That’s because there’s a $14 billion market for personal info harvested from smartphones, according to market analysis firm Grand View Research. Data brokers buy and sell this information for targeted advertising. It sometimes ends up in the hands of government agencies, law enforcement officials, and private investigators, too.

Apple and Google both provide ways to limit such data collection by any app downloaded onto a device powered by an iOS or Android operating system. If you haven’t already reviewed the permissions requested by the apps on your phone, now’s a great time to do so.

Here’s what you need to know.

Delete Apps You No Longer Use

You know those apps on your phone that you haven’t touched in months? Getting rid of them not only saves space but also keeps them from continually collecting data on you.

Before you go jettisoning them en masse, though, go online and delete any accounts with the company behind the app. Simply ditching the Foursquare app, for example, doesn’t automatically sever your ties to the company.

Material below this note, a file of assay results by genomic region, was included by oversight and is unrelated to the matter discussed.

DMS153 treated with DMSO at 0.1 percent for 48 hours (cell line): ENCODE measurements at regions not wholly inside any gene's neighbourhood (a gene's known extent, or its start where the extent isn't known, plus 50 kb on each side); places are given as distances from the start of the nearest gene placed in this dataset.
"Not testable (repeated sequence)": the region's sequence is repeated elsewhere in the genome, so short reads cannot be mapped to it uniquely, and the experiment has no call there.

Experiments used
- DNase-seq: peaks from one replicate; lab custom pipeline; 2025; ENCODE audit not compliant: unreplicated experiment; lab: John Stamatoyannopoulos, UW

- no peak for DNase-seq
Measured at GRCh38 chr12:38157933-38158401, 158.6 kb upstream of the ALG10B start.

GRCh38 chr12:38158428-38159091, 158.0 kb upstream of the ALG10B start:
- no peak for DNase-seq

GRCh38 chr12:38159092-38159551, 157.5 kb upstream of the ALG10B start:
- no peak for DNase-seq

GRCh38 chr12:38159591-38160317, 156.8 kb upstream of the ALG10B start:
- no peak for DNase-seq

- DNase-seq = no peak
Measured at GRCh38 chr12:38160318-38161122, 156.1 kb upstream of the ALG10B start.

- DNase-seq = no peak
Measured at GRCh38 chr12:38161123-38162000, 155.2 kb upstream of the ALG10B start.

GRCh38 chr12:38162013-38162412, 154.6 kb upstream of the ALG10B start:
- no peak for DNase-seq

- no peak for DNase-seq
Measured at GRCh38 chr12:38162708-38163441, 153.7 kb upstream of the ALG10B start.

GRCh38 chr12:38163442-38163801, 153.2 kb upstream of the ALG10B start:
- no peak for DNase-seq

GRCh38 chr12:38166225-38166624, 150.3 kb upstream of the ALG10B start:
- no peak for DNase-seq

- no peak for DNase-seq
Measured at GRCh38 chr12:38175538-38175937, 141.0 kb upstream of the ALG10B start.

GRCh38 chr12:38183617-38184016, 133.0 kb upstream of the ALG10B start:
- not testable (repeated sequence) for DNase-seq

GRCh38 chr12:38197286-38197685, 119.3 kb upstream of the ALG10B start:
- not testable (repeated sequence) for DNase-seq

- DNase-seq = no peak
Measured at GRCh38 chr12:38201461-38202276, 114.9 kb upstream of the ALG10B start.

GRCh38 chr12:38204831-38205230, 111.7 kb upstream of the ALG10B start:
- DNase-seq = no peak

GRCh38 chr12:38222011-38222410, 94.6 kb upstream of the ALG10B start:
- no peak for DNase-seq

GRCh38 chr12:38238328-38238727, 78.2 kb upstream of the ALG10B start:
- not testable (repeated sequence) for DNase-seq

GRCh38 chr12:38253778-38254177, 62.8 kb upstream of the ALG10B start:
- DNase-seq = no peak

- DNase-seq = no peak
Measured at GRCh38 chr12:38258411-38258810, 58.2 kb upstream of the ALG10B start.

Think Twice Before You Download a New App

When installing an app on your phone, it pays to be extra-cautious—just like you would be with software on your computer. There’s no way to know for sure if an app was created mainly to harvest data—or, worse, to distribute malware that could be used to steal log-ins, passwords, and financial account info—but generally speaking, you’re better off using the Google Play Store than an unfamiliar third-party site.

(iPhone owners have no choice but to use Apple’s App Store.)

Apple and Google both require app developers to publish easily accessible privacy policies, and developers are legally bound by the terms in those policies under consumer protection laws, says Justin Brookman, CR’s director of technology policy.

If you don’t plan to use an app more than once, consider online options instead.

“Accessing services over a privacy-protecting browser like Brave or Firefox can help keep your info protected,” says the EFF’s Budington. “Rather than installing an app to locate your nearest ATM, use a browser that can ‘gate’ certain permissions and give access to only the information it needs to function.”

Limit App Permissions